$a Bureau of Chemistry, U. S. Department of Agriculture, Bulletin 120; Farmers' Bulletin 466; S. D. Bul. 179.

"Church, “ Food Grains in India,” 1901; cited in Henry, “ Feeds and Feeding,” p. 147; Farmers' Bul. 37, 557; Kansas Bul. 198; U. S. Dept. Agr. Bul. 188.

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The sorghums may be divided into two classes: (1) The sweet or saccharine varieties, of which amber or orange cane is mostly grown, and (2) the non-saccharine or grain sorghums, which are smaller and have pithy stems, with but little sweet juice (Fig. 3). Sweet sorghum is grown primarily for forage and, to a limited extent at the present day, for the production of syrup. The non-saccharine sorghums are grown both for grain and for forage. The grain sorghums are represented in this country by kafir corn, durra, and milo maize, and a few other varieties of minor importance. Different strains of each of these are grown and possess different characteris


FIG. 34.-Types of grain sorghums; these crops are of increasing importance for grain and forage to farmers in the western United States. From left to right: 1 and 2, yellow Milo; 3 and 4, white and brown Kaoliang; 5, Feterita (Sudan Durra); 6 to 8, red, pink, and black-bulled Kafir corn. (Breeders' Gazette.)

tics that make them of special value under varying conditions. The main cultivated strains are: White and black kafir, white, brown, and Sudan durra, and yellow milo. The kafirs and milo occur in standard and dwarf varieties. White durra is also called Jerusalem corn; brown durra, Egyptian corn,' and Sudan durra, feterita. The grain sorghums are valuable forage and grain plants, especially suited to a dry and hot climate. The most striking characteristic of the grain sorghums is their ability to withstand drought, and to make a good growth with but little or no rainfall. After periods of protracted drought, they will resume growth as soon as water becomes available. In this respect they differ greatly from Indian corn, which will not yield satisfactorily when once checked in its growth. This quality makes the grain sorghums especially valuable under the conditions in the semi-arid western and southwestern States. They bid fair to become of great agricultural importance in these sections of the country. The areas sown to grain sorghums in Kansas (Fig. 35), Oklahoma, and Texas have increased in a marked manner during the last ten years, and they are apparently replacing Indian corn to some extent in these States.11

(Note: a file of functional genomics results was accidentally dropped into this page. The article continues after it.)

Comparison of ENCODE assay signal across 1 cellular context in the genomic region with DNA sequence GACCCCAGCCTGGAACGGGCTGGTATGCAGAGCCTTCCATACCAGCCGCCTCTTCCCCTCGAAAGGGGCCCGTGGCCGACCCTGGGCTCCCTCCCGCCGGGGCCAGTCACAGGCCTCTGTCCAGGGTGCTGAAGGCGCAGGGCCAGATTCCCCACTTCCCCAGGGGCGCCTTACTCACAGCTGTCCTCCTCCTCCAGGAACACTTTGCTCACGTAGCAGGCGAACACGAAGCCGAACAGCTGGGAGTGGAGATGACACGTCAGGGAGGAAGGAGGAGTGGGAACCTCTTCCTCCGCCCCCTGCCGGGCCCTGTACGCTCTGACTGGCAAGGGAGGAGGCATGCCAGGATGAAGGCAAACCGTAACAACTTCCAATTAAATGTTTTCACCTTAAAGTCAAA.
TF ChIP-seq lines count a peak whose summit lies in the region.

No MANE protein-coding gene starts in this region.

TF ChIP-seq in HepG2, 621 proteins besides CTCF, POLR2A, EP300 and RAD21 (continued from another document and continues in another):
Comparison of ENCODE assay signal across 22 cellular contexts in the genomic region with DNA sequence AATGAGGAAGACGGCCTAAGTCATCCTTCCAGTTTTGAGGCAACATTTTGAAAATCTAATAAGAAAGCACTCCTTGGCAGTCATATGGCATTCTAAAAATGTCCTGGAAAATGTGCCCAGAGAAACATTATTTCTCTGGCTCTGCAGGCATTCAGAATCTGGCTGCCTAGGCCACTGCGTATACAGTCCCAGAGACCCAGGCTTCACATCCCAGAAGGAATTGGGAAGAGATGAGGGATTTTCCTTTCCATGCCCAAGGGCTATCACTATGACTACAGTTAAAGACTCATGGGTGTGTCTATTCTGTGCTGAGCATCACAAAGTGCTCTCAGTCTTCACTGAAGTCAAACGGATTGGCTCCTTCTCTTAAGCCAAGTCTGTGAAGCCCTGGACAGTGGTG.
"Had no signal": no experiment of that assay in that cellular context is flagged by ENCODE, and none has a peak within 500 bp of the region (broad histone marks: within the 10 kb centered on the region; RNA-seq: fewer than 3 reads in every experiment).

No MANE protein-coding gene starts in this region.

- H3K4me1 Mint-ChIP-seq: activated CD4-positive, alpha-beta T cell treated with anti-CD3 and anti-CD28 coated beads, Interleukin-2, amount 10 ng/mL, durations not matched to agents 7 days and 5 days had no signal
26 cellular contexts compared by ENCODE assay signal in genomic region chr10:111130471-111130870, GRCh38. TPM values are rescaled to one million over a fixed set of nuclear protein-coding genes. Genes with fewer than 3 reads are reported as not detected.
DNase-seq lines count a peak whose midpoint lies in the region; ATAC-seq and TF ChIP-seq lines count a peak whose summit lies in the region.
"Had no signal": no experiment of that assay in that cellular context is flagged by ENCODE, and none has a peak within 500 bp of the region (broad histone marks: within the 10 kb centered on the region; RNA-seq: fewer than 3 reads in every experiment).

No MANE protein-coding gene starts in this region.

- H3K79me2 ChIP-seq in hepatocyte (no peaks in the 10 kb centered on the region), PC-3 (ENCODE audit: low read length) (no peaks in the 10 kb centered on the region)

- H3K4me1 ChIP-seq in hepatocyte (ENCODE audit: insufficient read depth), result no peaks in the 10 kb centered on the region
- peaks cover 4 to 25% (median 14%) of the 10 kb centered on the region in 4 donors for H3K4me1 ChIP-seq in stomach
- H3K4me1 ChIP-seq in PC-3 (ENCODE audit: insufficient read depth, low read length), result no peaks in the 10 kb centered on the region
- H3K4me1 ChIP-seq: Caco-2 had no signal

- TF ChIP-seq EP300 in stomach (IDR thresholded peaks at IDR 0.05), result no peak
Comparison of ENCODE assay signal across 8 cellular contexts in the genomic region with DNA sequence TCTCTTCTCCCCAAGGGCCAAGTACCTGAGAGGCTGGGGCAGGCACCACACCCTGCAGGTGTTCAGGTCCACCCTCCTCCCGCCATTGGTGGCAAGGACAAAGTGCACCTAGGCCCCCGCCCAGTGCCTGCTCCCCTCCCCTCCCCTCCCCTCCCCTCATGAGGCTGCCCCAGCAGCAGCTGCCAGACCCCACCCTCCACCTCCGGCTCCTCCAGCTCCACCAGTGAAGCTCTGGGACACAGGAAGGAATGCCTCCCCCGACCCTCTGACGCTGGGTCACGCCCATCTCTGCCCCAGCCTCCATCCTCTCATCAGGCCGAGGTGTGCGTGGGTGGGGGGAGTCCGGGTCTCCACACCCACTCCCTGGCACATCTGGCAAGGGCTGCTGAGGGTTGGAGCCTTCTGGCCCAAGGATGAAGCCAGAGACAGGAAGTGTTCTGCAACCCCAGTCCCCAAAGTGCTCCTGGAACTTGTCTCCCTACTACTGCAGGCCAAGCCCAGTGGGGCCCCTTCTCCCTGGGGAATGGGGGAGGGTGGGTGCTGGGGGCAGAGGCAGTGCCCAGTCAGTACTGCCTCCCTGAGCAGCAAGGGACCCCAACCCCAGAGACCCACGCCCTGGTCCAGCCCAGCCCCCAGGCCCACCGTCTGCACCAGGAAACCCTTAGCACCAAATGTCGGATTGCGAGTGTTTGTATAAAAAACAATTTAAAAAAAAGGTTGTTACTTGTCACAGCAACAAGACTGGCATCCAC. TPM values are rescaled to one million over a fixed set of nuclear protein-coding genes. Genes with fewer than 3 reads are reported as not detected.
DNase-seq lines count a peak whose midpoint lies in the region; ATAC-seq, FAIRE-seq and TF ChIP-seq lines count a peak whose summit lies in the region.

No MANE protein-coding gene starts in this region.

10 Both white and brown durras are often incorrectly called Egyptian corn or Gypcorn.

The grain of the non-saccharine sorghums resembles Indian corn in chemical composition; it contains a higher percentage of starch than corn, but less protein and fat, and may be considered not quite equal to corn in feeding value or palatability. The grain should be


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F1o. 35.-Diagram showing increase in area sown to grain sorghums in Kansas during the

decade 1904-13. (Ball.)